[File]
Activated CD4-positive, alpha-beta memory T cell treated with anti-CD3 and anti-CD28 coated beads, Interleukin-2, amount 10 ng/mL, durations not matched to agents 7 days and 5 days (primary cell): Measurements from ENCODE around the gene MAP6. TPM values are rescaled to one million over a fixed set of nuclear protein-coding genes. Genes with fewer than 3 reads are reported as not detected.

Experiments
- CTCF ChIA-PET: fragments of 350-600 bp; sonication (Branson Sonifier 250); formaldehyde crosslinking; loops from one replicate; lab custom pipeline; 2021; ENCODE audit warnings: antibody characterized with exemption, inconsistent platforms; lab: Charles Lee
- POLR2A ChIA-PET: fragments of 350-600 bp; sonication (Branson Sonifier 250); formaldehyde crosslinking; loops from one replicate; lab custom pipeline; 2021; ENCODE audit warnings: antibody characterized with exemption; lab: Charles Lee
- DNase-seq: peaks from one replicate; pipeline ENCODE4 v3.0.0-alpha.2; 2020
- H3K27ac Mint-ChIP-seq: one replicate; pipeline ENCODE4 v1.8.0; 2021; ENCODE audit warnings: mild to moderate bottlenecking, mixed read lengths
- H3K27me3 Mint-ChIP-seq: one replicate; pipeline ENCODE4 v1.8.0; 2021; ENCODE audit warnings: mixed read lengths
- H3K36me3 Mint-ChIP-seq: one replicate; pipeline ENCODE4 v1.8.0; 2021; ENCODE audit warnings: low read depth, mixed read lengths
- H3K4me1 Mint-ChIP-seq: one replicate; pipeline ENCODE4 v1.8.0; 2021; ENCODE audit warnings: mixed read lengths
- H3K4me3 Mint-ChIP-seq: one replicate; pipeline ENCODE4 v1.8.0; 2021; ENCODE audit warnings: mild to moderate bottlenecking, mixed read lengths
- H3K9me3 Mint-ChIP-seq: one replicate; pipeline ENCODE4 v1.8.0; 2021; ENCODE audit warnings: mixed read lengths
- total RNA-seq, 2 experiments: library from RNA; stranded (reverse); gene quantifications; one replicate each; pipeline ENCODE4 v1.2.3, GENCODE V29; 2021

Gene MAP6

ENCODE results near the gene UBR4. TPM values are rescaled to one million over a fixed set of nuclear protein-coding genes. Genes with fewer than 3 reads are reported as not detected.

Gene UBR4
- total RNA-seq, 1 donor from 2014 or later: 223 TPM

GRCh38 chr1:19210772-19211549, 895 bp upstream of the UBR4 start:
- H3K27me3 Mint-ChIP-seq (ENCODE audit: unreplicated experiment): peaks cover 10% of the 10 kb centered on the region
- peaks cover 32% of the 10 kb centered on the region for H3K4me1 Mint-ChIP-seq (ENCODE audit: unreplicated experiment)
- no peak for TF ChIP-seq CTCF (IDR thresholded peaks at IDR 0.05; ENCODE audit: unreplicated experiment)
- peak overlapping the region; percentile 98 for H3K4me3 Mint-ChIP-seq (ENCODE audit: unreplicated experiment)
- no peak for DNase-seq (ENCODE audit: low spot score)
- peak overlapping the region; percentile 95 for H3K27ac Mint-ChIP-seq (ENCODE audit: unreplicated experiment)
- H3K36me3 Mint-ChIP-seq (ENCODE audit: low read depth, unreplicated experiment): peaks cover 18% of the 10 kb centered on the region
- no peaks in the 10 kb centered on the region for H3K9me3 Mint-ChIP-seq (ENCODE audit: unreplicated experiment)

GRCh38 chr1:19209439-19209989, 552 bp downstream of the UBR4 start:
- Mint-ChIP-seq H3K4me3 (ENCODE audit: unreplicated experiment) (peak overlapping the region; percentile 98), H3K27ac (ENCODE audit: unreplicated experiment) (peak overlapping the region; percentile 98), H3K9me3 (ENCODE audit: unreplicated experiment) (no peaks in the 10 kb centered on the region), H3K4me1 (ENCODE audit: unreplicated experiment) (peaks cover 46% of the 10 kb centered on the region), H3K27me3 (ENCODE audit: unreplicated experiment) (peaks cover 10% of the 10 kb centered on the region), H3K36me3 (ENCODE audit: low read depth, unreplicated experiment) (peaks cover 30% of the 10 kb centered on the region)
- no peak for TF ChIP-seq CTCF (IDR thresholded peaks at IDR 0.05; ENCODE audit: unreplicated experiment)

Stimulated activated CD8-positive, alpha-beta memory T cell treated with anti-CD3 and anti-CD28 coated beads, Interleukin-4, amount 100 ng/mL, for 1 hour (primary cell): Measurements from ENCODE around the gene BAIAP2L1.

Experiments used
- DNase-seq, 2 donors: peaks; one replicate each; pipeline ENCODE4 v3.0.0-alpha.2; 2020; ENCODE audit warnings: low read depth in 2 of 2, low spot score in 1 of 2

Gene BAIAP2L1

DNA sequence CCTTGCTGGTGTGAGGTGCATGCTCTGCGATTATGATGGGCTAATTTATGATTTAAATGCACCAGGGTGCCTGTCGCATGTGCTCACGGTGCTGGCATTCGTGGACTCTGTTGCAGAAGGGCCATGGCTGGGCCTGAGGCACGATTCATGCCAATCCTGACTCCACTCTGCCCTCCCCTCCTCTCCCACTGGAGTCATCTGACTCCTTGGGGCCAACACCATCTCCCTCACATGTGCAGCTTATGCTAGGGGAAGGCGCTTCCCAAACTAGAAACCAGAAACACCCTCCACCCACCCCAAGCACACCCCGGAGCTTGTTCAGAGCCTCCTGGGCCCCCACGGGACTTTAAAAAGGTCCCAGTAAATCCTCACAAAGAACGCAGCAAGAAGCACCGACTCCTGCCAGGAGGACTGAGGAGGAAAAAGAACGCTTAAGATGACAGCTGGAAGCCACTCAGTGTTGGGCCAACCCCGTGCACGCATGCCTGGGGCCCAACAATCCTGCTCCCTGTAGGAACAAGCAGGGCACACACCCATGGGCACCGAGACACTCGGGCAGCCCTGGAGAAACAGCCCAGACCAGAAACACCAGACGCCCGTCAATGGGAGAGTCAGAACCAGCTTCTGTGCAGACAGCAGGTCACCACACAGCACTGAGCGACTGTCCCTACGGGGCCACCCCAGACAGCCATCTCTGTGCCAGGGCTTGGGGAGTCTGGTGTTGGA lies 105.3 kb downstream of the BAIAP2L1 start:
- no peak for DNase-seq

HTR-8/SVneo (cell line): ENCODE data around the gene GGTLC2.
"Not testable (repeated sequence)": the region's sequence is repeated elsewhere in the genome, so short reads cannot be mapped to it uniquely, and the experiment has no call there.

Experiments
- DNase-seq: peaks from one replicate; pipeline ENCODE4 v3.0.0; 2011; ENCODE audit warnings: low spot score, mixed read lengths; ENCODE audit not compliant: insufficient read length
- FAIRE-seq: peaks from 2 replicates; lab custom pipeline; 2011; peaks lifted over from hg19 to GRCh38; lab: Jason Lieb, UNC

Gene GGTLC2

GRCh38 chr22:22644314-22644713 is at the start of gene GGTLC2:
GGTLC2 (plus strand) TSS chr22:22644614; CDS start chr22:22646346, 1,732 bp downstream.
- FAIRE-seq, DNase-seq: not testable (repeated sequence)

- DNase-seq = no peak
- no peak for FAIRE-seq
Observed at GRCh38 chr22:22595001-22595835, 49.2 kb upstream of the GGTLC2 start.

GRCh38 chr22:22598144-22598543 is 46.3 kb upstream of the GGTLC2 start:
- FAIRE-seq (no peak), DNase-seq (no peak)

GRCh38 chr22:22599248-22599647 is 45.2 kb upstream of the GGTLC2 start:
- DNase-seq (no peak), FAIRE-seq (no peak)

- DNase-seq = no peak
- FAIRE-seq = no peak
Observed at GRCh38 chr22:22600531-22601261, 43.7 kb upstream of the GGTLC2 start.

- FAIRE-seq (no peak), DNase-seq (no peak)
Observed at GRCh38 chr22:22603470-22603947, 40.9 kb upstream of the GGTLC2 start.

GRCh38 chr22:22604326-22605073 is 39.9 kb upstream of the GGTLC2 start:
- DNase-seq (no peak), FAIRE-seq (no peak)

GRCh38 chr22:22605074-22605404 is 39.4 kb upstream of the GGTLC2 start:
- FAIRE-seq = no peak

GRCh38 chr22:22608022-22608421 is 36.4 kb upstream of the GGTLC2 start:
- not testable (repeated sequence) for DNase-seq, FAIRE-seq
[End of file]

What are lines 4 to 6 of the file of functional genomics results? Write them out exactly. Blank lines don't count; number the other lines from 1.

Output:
- POLR2A ChIA-PET: fragments of 350-600 bp; sonication (Branson Sonifier 250); formaldehyde crosslinking; loops from one replicate; lab custom pipeline; 2021; ENCODE audit warnings: antibody characterized with exemption; lab: Charles Lee
- DNase-seq: peaks from one replicate; pipeline ENCODE4 v3.0.0-alpha.2; 2020
- H3K27ac Mint-ChIP-seq: one replicate; pipeline ENCODE4 v1.8.0; 2021; ENCODE audit warnings: mild to moderate bottlenecking, mixed read lengths